Unfinished Country, Unfinished Problem
Written by Prof. Kelly Rubey, August 2021
We are taught in business school to solve problems – diagnose the symptoms, figure out the issues, build on assets, relationships, and capabilities, and design solutions that leave those we are serving better off. So it was frustrating to me, as an MBA student, to face my first encounter with a truly wicked problem, a problem that is a complex web of interrelated complications that by definition evades a solution. That was our Business on the Frontlines project in East Timor.
Our well-regarded international humanitarian partner had asked our team for investment ideas to increase livelihoods and improve the quality of life among the isolated and impoverished rural communities. Before arriving, I wondered just how rural a community could really be on an island just 165 miles long and 60 miles wide. Timor-Leste was one of Marco Polo’s spice islands, and the soil remained lush and fertile. Agricultural supply chains always worked in my experience, as people have to eat. How hard could it be to bring agricultural goods to markets here?
The thing about working on a wicked problem is that every time you think you’ve solved for one piece of the problem, a new problem emerges. There is no stopping rule. No right or wrong answer, and no way to test ideas. As our jeep finally pulled into the village of Aileu, I began to understand what we were up against.
My team had assumed basic roads and infrastructure in our problem solving. Now it was clear that rural villages, even this one only 25 miles away, were completely isolated and locked off from markets on the island. Making things worse, imported food gets dumped into the main port at a low cost. Timor-Leste’s economy running on the U.S. Dollar makes it cheap to import goods to Dili; however, it prohibits local farmers from being able to compete domestically, much less compete in the export market. Even if they could get their products to Dili, there’s no competing with Vietnam, Thailand, or Indonesia on the price of rice.Aileu is 25 miles from Dili though it had taken nearly 2 hours to arrive as our jeep battled the mountainous terrain and pivoted the route each time a mudslide crossed our path. Nearly two decades after Timor-Leste won its independence in the bloody war against Indonesia, roads were essentially nonexistent. I got out of the jeep and immediately my upset stomach relieved itself. These farmlands were not the rolling hills of Northern Wisconsin that I was used to.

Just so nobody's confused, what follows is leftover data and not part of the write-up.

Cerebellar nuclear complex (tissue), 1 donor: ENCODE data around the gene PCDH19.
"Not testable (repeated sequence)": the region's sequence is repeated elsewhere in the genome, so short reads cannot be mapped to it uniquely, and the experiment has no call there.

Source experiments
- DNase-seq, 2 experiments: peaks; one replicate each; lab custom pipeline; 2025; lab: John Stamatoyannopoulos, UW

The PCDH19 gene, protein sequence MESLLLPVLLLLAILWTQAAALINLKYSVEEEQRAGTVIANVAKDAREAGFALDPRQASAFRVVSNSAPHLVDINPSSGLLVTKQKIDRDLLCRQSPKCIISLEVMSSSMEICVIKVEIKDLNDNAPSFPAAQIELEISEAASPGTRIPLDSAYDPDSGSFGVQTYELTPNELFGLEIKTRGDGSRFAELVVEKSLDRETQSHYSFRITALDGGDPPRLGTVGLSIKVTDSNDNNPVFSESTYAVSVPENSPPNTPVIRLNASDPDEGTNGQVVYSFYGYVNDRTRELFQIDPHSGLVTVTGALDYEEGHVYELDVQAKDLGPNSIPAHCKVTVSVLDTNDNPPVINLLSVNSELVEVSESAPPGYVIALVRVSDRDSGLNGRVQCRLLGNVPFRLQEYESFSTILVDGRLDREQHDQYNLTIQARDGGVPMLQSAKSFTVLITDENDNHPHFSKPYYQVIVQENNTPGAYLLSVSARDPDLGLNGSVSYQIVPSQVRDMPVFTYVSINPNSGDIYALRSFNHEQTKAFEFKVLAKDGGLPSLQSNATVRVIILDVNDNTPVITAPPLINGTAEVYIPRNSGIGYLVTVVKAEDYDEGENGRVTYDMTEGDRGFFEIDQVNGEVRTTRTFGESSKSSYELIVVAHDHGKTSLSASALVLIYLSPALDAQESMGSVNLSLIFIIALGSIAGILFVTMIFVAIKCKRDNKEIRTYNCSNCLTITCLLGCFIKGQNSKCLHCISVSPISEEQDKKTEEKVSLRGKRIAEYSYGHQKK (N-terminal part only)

As I tried to shake off my nausea, I took in the scenic views of the village and returned an apologetic smile to the curious and sympathetic smiles of community members. A young woman brought me a plastic cup of water, which I sipped graciously. It was nearly 100oF with humidity levels around 90% as rain showers passed by every few hours, offering a short reprieve from the sweltering sun, though making it impossible to ever dry off. I could not imagine farming in this weather, though I would soon find out.